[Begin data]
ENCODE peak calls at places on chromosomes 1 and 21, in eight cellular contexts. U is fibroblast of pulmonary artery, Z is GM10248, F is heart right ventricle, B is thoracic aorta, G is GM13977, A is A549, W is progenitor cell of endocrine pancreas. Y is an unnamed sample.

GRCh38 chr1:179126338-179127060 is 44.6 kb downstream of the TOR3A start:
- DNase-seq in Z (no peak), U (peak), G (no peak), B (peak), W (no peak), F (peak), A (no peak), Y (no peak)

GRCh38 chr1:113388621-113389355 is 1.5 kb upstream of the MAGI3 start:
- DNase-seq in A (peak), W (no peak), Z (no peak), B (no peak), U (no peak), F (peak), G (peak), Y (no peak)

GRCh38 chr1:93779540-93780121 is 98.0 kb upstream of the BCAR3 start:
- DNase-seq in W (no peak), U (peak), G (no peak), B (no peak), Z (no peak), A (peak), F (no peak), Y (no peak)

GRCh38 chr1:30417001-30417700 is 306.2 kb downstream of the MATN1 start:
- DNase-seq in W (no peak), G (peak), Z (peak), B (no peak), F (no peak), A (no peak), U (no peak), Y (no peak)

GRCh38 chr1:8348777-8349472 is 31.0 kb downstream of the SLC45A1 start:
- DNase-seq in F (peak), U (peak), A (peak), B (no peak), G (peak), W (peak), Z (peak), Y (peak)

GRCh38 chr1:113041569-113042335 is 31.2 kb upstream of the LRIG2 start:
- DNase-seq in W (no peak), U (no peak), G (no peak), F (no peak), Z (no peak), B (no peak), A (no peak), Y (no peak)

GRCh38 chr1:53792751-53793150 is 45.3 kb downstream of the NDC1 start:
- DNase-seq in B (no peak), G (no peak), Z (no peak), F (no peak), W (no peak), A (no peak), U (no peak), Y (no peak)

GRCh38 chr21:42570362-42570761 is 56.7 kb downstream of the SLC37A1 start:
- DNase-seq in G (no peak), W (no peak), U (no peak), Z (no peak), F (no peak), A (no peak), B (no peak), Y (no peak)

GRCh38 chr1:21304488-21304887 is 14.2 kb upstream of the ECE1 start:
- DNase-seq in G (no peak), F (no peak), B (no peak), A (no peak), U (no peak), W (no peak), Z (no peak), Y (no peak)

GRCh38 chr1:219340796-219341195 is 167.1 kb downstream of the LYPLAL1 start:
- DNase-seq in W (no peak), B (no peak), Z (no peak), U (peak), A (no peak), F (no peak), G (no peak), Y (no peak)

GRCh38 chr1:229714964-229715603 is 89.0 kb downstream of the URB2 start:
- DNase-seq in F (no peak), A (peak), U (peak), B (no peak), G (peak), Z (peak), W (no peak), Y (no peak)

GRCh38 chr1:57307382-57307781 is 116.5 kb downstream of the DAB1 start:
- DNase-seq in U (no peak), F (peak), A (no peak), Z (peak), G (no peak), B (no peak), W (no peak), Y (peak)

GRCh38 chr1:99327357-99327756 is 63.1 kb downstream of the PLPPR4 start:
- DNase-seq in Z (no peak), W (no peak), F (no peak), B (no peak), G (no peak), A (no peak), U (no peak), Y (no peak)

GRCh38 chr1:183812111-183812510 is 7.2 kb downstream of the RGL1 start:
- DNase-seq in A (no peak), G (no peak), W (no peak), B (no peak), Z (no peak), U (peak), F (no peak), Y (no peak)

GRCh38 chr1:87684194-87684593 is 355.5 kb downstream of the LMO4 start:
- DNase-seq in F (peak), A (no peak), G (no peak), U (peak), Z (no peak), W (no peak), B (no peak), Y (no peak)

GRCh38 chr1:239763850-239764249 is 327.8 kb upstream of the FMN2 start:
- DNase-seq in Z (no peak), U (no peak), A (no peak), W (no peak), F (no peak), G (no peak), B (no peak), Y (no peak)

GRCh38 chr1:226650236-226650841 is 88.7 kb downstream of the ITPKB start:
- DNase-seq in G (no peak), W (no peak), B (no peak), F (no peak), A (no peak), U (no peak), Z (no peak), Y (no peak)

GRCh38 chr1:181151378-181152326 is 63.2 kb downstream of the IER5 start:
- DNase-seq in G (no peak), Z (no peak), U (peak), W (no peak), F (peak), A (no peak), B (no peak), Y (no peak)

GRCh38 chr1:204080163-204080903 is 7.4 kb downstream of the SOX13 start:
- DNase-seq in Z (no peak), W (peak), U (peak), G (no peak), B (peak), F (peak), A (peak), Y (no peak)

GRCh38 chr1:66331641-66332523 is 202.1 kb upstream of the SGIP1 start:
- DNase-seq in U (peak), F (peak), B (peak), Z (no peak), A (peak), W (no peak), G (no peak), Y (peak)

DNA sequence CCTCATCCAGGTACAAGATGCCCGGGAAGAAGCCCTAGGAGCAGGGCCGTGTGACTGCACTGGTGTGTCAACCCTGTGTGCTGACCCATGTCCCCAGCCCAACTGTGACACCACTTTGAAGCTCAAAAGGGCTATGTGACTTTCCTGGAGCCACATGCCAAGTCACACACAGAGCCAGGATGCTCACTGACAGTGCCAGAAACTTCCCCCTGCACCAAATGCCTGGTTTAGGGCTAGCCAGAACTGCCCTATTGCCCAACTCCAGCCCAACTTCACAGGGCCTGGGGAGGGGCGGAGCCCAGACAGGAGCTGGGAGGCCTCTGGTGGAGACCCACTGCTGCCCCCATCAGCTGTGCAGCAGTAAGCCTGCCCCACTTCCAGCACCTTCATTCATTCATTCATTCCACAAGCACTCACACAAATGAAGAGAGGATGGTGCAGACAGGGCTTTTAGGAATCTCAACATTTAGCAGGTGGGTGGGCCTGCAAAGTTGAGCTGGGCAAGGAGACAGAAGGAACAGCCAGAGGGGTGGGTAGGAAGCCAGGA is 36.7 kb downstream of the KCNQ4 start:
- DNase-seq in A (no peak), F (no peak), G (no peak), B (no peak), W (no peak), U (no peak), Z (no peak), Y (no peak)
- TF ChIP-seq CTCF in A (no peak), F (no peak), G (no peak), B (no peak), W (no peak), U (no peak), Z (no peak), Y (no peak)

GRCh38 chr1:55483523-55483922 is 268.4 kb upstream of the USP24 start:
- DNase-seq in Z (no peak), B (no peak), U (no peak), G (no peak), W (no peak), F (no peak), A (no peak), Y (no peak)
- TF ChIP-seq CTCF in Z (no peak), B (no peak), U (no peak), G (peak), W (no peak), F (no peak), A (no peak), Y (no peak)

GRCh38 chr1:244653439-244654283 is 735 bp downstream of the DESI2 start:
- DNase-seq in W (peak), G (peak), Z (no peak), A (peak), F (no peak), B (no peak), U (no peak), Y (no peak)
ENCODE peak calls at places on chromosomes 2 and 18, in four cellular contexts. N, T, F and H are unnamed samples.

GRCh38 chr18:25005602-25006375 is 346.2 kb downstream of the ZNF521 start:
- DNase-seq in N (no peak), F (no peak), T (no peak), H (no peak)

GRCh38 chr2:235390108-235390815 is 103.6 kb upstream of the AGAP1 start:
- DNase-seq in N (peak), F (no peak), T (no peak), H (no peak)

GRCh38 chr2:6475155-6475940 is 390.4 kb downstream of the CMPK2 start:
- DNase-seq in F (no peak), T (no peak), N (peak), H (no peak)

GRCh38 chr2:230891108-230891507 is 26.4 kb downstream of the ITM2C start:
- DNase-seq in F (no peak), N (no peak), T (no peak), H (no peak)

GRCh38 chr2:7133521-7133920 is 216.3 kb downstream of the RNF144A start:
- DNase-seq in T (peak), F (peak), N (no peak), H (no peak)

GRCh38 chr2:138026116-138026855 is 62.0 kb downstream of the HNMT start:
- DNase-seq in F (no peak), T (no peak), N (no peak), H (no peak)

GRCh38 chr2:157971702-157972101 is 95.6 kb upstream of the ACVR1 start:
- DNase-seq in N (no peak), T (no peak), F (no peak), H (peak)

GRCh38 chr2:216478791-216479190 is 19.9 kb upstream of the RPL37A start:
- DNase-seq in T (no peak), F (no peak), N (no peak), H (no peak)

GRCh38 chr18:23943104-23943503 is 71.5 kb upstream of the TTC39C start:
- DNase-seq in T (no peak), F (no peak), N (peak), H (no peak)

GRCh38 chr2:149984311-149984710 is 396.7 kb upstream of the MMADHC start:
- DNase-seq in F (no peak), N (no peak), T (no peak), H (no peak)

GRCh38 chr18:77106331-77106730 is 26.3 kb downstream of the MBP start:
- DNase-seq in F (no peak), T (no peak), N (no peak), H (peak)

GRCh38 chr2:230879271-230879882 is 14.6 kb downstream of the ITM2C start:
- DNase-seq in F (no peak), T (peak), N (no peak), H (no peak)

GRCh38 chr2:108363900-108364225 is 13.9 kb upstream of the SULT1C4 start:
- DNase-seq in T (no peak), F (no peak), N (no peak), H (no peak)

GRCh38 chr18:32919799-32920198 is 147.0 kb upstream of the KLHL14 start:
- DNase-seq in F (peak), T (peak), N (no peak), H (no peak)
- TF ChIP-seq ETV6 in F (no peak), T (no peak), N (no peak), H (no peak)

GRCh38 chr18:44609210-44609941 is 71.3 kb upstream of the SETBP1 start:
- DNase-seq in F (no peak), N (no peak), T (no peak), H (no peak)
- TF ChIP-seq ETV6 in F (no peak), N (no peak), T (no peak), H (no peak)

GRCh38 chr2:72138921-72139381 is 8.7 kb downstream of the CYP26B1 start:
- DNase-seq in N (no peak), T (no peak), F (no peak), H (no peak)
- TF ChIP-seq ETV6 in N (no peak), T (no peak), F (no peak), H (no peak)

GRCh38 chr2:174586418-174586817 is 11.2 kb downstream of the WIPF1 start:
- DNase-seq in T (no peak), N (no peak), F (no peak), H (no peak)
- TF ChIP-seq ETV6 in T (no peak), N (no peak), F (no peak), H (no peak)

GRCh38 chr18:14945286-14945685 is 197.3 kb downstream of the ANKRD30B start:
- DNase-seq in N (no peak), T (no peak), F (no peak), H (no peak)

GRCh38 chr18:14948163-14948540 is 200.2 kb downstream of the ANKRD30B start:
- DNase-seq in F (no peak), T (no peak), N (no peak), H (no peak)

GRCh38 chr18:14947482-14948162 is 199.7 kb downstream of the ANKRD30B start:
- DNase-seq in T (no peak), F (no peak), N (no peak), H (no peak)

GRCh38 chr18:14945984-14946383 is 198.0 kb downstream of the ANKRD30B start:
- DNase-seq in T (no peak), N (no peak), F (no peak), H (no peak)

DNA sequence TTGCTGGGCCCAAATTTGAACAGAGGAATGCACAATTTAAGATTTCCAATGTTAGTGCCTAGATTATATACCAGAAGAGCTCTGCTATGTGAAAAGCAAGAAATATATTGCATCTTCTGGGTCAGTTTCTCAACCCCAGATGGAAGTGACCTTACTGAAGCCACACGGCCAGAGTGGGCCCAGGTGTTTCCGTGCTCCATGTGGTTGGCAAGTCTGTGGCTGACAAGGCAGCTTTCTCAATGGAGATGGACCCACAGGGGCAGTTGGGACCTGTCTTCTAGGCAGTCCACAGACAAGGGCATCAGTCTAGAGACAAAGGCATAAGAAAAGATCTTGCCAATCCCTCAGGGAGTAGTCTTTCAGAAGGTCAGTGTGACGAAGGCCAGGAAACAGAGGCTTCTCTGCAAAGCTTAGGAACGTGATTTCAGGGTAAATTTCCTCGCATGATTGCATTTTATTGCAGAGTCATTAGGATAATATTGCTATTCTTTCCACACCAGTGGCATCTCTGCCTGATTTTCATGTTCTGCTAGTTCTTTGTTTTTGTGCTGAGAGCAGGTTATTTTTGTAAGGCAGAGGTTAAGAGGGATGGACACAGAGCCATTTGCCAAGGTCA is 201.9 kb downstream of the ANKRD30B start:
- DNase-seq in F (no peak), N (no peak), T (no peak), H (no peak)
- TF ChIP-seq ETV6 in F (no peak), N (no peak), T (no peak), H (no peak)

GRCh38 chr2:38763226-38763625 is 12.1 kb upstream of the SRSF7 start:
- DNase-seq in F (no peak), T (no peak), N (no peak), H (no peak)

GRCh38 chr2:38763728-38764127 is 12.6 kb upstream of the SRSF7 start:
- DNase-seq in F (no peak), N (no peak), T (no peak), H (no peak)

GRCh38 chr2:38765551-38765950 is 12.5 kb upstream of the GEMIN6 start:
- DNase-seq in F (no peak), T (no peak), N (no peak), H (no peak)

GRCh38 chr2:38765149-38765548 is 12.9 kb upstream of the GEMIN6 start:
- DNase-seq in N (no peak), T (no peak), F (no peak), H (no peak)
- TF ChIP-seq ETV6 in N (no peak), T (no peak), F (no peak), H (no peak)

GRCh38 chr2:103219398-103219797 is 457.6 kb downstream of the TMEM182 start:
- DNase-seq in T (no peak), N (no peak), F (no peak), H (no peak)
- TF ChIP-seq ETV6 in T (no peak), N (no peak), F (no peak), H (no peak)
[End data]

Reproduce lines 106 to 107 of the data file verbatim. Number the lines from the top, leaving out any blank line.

GRCh38 chr2:38765149-38765548 is 12.9 kb upstream of the GEMIN6 start:
- DNase-seq in N (no peak), T (no peak), F (no peak), H (no peak)